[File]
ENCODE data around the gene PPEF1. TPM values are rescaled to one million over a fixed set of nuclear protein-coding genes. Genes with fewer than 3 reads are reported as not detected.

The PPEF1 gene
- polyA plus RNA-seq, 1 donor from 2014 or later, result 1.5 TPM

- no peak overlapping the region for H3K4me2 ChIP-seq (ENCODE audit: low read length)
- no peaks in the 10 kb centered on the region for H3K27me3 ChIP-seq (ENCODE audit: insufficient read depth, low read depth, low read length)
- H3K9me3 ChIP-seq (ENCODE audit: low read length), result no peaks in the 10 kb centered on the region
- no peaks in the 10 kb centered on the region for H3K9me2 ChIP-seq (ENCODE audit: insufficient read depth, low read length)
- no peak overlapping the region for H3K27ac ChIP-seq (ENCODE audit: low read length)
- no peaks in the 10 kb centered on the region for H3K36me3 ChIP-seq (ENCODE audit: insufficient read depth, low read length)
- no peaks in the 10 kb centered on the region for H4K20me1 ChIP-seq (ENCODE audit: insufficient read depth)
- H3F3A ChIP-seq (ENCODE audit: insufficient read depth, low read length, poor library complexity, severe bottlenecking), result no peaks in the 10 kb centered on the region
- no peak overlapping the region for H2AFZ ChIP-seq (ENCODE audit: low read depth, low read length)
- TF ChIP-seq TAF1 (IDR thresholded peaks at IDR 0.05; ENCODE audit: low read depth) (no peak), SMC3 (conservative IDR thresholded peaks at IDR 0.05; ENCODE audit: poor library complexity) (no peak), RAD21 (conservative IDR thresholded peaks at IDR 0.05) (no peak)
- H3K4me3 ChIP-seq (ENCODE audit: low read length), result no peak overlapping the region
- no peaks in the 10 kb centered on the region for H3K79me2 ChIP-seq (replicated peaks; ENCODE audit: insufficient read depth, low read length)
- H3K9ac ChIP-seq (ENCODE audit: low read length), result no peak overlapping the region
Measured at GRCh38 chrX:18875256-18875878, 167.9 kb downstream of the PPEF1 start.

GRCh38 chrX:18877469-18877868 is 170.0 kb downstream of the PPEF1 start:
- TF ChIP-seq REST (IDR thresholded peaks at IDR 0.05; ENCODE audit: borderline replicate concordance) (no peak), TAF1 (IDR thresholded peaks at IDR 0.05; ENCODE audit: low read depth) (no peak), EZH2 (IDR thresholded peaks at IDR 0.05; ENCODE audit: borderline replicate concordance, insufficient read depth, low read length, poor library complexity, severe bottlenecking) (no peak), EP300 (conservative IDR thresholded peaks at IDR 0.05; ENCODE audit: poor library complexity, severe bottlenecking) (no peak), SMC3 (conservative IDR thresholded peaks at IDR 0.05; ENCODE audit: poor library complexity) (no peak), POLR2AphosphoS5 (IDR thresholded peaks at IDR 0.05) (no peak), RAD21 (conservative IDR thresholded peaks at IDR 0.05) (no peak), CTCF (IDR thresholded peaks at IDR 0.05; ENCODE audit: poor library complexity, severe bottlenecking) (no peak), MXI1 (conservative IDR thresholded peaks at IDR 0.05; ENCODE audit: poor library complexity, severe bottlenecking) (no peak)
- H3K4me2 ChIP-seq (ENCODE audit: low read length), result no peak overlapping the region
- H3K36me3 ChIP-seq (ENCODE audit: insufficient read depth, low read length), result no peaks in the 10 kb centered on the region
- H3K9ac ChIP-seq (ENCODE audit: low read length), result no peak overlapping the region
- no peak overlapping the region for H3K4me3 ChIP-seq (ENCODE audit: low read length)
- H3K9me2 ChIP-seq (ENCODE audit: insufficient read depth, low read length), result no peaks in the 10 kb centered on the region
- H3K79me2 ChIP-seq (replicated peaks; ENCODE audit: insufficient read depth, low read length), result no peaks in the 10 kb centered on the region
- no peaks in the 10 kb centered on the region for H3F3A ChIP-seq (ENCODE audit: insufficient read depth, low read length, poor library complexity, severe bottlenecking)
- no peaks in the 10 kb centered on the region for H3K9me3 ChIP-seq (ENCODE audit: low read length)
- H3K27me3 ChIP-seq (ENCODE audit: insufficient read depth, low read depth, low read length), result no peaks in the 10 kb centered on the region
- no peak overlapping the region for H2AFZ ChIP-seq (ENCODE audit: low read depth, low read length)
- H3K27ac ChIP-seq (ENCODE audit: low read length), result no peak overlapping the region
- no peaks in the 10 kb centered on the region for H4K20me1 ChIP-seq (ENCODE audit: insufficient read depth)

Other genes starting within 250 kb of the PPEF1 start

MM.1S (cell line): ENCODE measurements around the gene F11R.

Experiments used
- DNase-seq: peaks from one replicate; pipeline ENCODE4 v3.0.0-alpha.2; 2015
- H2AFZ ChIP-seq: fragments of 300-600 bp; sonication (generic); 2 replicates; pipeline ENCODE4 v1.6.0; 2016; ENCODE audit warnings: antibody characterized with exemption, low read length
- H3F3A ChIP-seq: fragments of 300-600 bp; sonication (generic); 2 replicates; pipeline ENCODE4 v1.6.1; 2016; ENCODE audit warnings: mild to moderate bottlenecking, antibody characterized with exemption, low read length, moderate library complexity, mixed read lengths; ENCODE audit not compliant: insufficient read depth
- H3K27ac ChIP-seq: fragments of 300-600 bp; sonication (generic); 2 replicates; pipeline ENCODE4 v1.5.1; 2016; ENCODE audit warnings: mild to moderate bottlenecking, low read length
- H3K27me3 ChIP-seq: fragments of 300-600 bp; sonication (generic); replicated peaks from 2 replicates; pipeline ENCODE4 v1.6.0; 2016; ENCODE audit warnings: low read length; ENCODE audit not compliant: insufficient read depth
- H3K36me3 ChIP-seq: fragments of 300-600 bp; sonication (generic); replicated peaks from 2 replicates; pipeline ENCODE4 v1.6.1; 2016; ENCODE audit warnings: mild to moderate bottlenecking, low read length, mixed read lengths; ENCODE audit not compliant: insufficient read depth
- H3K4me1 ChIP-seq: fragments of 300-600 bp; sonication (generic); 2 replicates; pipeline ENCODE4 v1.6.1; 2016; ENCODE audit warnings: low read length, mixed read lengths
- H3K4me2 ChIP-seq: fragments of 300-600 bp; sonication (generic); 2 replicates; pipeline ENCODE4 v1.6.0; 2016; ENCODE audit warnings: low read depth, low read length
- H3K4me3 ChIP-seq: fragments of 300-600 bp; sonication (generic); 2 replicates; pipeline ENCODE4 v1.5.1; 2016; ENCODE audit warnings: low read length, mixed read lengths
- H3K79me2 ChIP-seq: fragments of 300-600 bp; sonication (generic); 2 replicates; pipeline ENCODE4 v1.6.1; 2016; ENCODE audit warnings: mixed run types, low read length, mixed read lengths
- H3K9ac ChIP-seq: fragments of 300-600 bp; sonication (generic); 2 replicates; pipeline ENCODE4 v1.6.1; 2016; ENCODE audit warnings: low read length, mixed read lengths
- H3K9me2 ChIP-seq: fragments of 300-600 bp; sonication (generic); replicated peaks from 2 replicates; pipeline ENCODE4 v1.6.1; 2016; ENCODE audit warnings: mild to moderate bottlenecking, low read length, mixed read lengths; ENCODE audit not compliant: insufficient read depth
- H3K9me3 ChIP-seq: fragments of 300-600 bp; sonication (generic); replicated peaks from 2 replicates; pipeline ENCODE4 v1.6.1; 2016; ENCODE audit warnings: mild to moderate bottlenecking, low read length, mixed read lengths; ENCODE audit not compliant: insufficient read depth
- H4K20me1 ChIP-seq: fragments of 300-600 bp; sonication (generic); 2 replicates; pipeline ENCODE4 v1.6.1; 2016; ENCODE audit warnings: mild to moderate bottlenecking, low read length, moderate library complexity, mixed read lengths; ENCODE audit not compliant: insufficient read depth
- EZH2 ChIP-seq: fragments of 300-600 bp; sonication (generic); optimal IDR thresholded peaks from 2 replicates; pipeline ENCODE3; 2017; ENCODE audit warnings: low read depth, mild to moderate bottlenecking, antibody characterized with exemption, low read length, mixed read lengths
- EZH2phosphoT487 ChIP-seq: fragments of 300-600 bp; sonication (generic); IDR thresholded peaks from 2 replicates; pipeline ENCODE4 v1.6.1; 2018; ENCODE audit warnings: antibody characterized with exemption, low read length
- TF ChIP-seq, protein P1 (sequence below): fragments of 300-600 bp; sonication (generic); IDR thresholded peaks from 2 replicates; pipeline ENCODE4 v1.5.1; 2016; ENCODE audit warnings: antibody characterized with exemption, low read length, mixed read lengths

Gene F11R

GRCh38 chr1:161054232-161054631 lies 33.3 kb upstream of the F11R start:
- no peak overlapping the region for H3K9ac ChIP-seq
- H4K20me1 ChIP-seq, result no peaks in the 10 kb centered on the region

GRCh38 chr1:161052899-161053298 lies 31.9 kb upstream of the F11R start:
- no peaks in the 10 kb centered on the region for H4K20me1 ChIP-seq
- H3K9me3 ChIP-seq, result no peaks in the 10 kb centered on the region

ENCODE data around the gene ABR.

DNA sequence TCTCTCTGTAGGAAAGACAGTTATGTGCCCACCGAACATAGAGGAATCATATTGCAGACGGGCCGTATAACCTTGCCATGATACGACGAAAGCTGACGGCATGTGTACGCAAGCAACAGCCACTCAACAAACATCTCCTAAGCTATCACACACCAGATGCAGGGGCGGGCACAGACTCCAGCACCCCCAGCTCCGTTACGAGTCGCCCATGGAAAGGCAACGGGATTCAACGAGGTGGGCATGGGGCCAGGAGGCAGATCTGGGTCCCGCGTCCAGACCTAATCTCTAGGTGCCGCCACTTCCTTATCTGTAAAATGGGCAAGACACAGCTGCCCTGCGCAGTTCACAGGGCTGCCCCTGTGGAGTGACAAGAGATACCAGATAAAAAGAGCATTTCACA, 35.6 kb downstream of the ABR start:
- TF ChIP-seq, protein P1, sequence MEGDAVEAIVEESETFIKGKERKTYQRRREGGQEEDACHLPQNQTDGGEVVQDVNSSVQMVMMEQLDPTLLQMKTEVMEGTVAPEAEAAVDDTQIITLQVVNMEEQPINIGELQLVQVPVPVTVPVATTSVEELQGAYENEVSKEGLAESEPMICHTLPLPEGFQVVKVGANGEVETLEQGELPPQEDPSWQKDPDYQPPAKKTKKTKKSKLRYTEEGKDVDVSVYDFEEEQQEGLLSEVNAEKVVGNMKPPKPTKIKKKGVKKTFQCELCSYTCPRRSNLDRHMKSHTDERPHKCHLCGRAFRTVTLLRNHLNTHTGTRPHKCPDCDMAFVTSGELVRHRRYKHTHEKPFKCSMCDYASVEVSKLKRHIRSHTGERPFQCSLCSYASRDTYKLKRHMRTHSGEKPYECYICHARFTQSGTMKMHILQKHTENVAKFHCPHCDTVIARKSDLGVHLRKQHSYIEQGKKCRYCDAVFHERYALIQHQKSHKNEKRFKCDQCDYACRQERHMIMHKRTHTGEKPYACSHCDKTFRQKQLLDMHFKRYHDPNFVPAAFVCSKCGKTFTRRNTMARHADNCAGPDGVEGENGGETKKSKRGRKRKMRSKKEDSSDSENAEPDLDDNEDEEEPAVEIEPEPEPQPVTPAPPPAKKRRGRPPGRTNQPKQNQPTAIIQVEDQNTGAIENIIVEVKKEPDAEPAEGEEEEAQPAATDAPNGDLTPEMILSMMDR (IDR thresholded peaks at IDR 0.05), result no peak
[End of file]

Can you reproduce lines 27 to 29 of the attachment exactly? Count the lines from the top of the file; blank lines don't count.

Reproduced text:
- no peaks in the 10 kb centered on the region for H3K9me3 ChIP-seq (ENCODE audit: low read length)
- H3K27me3 ChIP-seq (ENCODE audit: insufficient read depth, low read depth, low read length), result no peaks in the 10 kb centered on the region
- no peak overlapping the region for H2AFZ ChIP-seq (ENCODE audit: low read depth, low read length)